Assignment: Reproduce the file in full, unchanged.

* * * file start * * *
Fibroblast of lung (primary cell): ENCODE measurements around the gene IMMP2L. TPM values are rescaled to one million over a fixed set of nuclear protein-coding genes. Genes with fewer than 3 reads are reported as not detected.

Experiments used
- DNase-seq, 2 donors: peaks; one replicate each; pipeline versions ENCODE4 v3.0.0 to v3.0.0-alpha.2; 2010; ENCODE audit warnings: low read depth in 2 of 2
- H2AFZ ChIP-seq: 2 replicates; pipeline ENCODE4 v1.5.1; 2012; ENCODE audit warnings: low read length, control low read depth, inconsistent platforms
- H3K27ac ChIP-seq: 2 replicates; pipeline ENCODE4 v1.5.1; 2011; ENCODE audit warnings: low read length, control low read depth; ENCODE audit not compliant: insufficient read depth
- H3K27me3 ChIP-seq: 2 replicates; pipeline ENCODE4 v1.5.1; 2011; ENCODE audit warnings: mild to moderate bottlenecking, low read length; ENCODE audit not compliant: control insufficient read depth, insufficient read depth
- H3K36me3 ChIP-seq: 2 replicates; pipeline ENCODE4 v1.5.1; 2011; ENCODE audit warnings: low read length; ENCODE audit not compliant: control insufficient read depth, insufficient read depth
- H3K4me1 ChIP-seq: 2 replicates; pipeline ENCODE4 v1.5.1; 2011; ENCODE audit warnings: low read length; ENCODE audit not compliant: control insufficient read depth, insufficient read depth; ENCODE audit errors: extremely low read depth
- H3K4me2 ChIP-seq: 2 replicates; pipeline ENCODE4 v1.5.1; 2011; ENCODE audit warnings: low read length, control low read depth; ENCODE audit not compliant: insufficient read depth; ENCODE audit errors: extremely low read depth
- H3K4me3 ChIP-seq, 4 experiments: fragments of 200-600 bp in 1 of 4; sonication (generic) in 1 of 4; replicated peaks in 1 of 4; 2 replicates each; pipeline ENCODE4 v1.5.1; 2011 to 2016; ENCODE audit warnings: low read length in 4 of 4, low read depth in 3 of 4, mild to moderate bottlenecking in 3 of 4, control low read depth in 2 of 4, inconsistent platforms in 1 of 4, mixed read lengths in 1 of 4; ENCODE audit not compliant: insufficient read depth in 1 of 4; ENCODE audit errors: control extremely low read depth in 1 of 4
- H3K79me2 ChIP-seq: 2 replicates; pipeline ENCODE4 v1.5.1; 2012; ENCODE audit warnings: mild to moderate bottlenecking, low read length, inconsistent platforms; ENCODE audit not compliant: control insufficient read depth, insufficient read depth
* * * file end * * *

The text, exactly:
Fibroblast of lung (primary cell): ENCODE measurements around the gene IMMP2L. TPM values are rescaled to one million over a fixed set of nuclear protein-coding genes. Genes with fewer than 3 reads are reported as not detected.

Experiments used
- DNase-seq, 2 donors: peaks; one replicate each; pipeline versions ENCODE4 v3.0.0 to v3.0.0-alpha.2; 2010; ENCODE audit warnings: low read depth in 2 of 2
- H2AFZ ChIP-seq: 2 replicates; pipeline ENCODE4 v1.5.1; 2012; ENCODE audit warnings: low read length, control low read depth, inconsistent platforms
- H3K27ac ChIP-seq: 2 replicates; pipeline ENCODE4 v1.5.1; 2011; ENCODE audit warnings: low read length, control low read depth; ENCODE audit not compliant: insufficient read depth
- H3K27me3 ChIP-seq: 2 replicates; pipeline ENCODE4 v1.5.1; 2011; ENCODE audit warnings: mild to moderate bottlenecking, low read length; ENCODE audit not compliant: control insufficient read depth, insufficient read depth
- H3K36me3 ChIP-seq: 2 replicates; pipeline ENCODE4 v1.5.1; 2011; ENCODE audit warnings: low read length; ENCODE audit not compliant: control insufficient read depth, insufficient read depth
- H3K4me1 ChIP-seq: 2 replicates; pipeline ENCODE4 v1.5.1; 2011; ENCODE audit warnings: low read length; ENCODE audit not compliant: control insufficient read depth, insufficient read depth; ENCODE audit errors: extremely low read depth
- H3K4me2 ChIP-seq: 2 replicates; pipeline ENCODE4 v1.5.1; 2011; ENCODE audit warnings: low read length, control low read depth; ENCODE audit not compliant: insufficient read depth; ENCODE audit errors: extremely low read depth
- H3K4me3 ChIP-seq, 4 experiments: fragments of 200-600 bp in 1 of 4; sonication (generic) in 1 of 4; replicated peaks in 1 of 4; 2 replicates each; pipeline ENCODE4 v1.5.1; 2011 to 2016; ENCODE audit warnings: low read length in 4 of 4, low read depth in 3 of 4, mild to moderate bottlenecking in 3 of 4, control low read depth in 2 of 4, inconsistent platforms in 1 of 4, mixed read lengths in 1 of 4; ENCODE audit not compliant: insufficient read depth in 1 of 4; ENCODE audit errors: control extremely low read depth in 1 of 4
- H3K79me2 ChIP-seq: 2 replicates; pipeline ENCODE4 v1.5.1; 2012; ENCODE audit warnings: mild to moderate bottlenecking, low read length, inconsistent platforms; ENCODE audit not compliant: control insufficient read depth, insufficient read depth